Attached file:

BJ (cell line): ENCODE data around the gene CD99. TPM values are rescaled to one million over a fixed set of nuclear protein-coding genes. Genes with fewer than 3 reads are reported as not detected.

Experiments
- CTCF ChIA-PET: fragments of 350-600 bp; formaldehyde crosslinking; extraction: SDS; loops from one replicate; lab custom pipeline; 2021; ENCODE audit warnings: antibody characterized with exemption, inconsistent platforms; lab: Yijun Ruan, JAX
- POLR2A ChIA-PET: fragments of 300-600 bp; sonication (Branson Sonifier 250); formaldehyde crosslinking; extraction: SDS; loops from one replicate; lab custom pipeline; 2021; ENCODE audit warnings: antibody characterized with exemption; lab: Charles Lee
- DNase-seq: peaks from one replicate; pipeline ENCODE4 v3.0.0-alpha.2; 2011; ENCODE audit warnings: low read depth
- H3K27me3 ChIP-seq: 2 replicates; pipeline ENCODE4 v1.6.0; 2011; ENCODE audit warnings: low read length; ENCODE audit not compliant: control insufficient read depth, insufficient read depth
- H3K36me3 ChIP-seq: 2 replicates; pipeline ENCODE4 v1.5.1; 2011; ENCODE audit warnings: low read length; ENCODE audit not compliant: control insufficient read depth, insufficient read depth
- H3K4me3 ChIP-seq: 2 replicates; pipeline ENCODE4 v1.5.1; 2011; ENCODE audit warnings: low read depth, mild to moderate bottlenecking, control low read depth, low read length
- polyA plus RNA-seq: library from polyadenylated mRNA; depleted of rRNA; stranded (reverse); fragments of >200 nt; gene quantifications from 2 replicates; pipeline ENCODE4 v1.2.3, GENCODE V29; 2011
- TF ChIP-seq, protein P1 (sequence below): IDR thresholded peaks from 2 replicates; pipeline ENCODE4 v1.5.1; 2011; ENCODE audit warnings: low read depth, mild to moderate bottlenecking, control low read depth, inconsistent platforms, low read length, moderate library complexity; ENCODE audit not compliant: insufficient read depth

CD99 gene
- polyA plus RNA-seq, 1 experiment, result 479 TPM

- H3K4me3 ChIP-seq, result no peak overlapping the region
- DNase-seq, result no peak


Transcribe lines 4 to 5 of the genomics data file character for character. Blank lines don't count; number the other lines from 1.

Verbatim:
- POLR2A ChIA-PET: fragments of 300-600 bp; sonication (Branson Sonifier 250); formaldehyde crosslinking; extraction: SDS; loops from one replicate; lab custom pipeline; 2021; ENCODE audit warnings: antibody characterized with exemption; lab: Charles Lee
- DNase-seq: peaks from one replicate; pipeline ENCODE4 v3.0.0-alpha.2; 2011; ENCODE audit warnings: low read depth